gee... a frame before the ball passed the bat? and if it passed, a rocket would have launched that would have sent a satellite into orbit that would prevent all natural disasters? if you want to scrutinise umpires to a hair's breadth, you must be insane! Smith showed the way to other batsmen about what you got to do when these things do not go your way. peace!

  • Dummy4 on March 23, 2012, 23:13 GMT

    Maybe it's time Darryl Harper made a comeback. If the umpire can't see a TV monitor under his nose properly, where do they get these people......

  • fhfgdgfg on March 23, 2012, 22:37 GMT

    Mr Aleem Darr needed a coffee and 3rd umpire needed a glasses.

  • Blessing on March 23, 2012, 15:16 GMT

    @SafferBob you're right mate, every1 must just allow NZ to enjoy whatever little piece of joy their gonna have. knowing that they are up against it, they need such things to happen in their favor if they want to atleast not loose within three days again. Not much joy is heading the way of NZ in the next few days. Petersen does not look like his going anywhere, JP knows only a big score will do interms of enhancing his chances in the future. SA will post 480, bundle out NZ for a sub 200 score again, ENFORCE the "follow-on" on them, brush them aside for below 200 for the forth time in a row to win by an innings and all of this within the next two days. From a NZ perspective however, they'll be hoping rain continues to hamper the progress of this test match. that way they can be able to drag it to the last day where, even if their chasing a very big second innings score, they can defend for a draw like INDIA did when they visited SA last season. 1-0 won't be that bad for NZ!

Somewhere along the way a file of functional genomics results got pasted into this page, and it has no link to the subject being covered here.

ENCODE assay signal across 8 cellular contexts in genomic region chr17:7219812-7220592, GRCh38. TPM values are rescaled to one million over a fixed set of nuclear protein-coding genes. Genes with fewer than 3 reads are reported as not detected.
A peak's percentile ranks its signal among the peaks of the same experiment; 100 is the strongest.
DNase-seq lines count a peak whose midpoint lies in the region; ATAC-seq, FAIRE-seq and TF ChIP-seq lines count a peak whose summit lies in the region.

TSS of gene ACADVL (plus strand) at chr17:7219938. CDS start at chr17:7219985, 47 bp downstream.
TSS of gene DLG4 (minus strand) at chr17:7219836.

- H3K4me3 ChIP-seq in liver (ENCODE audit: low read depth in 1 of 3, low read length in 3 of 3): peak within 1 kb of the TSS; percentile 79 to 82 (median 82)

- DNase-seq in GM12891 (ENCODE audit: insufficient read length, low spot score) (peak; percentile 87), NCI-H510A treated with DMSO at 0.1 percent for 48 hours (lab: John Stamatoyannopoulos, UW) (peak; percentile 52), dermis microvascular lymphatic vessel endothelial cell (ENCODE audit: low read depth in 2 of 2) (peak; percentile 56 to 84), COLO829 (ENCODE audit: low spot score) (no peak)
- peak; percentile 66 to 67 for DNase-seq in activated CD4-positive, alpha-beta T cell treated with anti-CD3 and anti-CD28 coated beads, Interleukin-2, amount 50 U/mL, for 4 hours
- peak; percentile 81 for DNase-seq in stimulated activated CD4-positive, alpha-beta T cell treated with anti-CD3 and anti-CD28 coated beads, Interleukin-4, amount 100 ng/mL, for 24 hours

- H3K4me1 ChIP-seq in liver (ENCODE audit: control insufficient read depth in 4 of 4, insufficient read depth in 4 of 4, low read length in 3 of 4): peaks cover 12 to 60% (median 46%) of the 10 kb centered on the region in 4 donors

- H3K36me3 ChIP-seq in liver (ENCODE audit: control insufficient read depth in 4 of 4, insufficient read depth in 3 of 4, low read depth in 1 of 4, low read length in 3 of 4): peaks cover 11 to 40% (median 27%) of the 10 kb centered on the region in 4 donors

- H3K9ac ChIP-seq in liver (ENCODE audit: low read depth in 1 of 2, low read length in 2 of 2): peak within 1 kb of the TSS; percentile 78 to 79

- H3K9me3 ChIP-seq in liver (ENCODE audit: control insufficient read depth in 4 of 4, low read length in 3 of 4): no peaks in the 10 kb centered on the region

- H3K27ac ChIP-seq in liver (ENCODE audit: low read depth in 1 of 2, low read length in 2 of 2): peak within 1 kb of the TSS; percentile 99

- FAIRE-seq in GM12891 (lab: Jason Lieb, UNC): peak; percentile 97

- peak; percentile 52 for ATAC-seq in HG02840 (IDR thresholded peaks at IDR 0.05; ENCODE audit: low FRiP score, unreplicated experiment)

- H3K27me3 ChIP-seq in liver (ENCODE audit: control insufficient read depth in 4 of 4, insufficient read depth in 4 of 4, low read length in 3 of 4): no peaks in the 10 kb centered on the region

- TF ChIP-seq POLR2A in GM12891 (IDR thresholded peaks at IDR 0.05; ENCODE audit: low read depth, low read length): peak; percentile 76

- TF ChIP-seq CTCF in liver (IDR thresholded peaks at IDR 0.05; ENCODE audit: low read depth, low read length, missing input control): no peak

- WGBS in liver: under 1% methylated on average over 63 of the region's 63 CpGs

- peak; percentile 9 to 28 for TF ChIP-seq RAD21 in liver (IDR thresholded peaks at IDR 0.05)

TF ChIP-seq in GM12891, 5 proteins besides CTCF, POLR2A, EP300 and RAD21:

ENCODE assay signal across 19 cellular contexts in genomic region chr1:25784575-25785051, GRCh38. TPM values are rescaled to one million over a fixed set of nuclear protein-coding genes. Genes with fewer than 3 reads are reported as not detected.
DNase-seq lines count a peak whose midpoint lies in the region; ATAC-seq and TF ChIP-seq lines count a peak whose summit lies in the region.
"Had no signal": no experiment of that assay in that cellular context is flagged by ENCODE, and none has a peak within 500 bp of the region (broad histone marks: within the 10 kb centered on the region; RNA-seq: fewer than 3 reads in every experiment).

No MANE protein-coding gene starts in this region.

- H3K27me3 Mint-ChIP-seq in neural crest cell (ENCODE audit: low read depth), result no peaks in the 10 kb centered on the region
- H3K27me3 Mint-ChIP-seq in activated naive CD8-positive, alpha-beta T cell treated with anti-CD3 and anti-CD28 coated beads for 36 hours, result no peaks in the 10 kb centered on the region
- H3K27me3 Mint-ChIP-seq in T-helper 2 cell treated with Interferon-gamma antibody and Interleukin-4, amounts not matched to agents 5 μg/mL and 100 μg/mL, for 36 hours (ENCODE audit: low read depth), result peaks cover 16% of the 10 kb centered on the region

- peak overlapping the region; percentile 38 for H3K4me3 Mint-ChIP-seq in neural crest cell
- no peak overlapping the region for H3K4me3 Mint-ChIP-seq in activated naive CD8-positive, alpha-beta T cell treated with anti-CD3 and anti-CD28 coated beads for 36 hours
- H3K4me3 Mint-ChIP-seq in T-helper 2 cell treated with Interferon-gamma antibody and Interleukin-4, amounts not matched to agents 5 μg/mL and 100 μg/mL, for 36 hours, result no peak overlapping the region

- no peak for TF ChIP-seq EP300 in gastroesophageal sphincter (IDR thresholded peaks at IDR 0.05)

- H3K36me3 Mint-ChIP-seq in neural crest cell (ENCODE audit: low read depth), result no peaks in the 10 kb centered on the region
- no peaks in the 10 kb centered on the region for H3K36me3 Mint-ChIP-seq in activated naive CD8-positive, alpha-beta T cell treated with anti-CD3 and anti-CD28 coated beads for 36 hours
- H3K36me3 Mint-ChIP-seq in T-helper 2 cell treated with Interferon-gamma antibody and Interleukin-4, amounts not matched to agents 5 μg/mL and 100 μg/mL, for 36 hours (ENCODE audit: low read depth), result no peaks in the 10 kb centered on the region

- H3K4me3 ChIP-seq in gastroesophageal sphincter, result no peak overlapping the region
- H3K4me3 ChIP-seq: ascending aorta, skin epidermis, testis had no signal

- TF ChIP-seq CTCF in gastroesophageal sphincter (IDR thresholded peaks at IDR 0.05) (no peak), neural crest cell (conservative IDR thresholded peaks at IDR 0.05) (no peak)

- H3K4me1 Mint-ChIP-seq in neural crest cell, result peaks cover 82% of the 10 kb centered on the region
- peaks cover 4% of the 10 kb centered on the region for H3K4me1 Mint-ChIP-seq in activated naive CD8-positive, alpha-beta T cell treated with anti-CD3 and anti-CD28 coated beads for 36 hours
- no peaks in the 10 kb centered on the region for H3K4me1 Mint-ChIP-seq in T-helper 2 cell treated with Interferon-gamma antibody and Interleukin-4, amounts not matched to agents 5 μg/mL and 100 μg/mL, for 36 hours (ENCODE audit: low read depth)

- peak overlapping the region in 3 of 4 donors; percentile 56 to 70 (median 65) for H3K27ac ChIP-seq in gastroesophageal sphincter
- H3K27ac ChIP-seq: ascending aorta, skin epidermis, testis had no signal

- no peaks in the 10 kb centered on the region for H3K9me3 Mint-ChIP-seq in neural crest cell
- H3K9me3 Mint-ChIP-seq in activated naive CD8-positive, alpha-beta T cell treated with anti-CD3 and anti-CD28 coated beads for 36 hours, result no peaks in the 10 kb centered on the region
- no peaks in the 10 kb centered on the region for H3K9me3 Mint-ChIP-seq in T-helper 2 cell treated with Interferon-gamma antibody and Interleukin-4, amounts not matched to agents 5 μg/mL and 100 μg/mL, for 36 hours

• greig on March 23, 2012, 14:58 GMT

    DRS has been great for the game and needs to stay. The problem is human error in judgement. DRS says Smith was not out, all the New Zealand commentators say Smith was not out. Blake must have been watching another game as he says it's out! There is clear daylight between bat and ball + no ball deviation! noise is before ball passes the bat, but not available to umpires. Pls get ur facts right or watch the highlights

    Anyway DRS has reversed so many poor decisions it has to stay. Interpretation needs to improve.

  • David on March 23, 2012, 14:29 GMT

    Here's something interesting: other reports are different to Blake's understanding in that 1. The noise occurred before the ball passed the bat and 2. There was daylight between bat and ball. If wall-eyed NZ commentators can make a comment like that, then I think it likely that it did miss the bat. Just shows how differently it can be seen by different people, so why should the umpires be different...erm. I didn't see it at all so depend on the commentators and the wise comments in these posts, but it doesn't sound good.

  • Salman on March 23, 2012, 14:26 GMT

    DRS = Dar Review System. Case closed. Let's move on and let Kiwis enjoy the wicket. People really need to enjoy the game...can't believe how much attention this stuff gets. There is enough empirical evidence showing how top umpires are very good when compared to DRS. (Even premier league football in UK can't manage goal-line technology due to unknown, influence, etc, or retaining some human interaction necessary... who knows...)

  • Dummy4 on March 23, 2012, 14:24 GMT

    Both wickets taken were NOT OUT. Amla's rash shot was off a no-ball - the bowler's foot clearly going over the side crease line. Seems the Kiwis are desperate to win this one. First test match where benefit of the doubt keeps going to the bowling side. Don't worry, when SA bowls, benefit of the doubt will resume back to being with the batsmen. The idea of technology is to prove the batsman is out upon review. If the technology shows this is not the case - it amazes me that a decision can simply be upheld because the bowling side had a good feeling about it. The point of technology being a benefit is mute. Good feelings still rule the roost...

  • Deon on March 23, 2012, 13:42 GMT

    @biggyd - Clearly you don't play cricket yourself. Or maybe you do but bat like Crhis Martin.